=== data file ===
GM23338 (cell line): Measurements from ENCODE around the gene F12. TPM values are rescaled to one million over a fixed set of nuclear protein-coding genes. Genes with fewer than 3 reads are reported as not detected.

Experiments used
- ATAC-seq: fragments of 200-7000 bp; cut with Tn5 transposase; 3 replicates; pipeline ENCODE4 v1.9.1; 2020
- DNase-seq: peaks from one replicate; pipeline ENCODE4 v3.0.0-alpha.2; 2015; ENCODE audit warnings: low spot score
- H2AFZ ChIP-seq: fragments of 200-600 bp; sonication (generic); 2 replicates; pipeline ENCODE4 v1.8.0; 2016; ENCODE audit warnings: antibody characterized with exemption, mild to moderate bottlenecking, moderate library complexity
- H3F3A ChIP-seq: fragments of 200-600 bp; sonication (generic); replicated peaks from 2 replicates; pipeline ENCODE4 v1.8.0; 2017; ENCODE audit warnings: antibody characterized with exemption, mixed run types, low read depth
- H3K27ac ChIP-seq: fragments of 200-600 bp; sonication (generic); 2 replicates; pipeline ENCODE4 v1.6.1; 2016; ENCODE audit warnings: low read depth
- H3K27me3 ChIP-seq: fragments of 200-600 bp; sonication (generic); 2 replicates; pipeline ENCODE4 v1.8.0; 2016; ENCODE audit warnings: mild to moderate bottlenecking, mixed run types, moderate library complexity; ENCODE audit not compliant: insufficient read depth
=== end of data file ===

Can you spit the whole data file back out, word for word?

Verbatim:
GM23338 (cell line): Measurements from ENCODE around the gene F12. TPM values are rescaled to one million over a fixed set of nuclear protein-coding genes. Genes with fewer than 3 reads are reported as not detected.

Experiments used
- ATAC-seq: fragments of 200-7000 bp; cut with Tn5 transposase; 3 replicates; pipeline ENCODE4 v1.9.1; 2020
- DNase-seq: peaks from one replicate; pipeline ENCODE4 v3.0.0-alpha.2; 2015; ENCODE audit warnings: low spot score
- H2AFZ ChIP-seq: fragments of 200-600 bp; sonication (generic); 2 replicates; pipeline ENCODE4 v1.8.0; 2016; ENCODE audit warnings: antibody characterized with exemption, mild to moderate bottlenecking, moderate library complexity
- H3F3A ChIP-seq: fragments of 200-600 bp; sonication (generic); replicated peaks from 2 replicates; pipeline ENCODE4 v1.8.0; 2017; ENCODE audit warnings: antibody characterized with exemption, mixed run types, low read depth
- H3K27ac ChIP-seq: fragments of 200-600 bp; sonication (generic); 2 replicates; pipeline ENCODE4 v1.6.1; 2016; ENCODE audit warnings: low read depth
- H3K27me3 ChIP-seq: fragments of 200-600 bp; sonication (generic); 2 replicates; pipeline ENCODE4 v1.8.0; 2016; ENCODE audit warnings: mild to moderate bottlenecking, mixed run types, moderate library complexity; ENCODE audit not compliant: insufficient read depth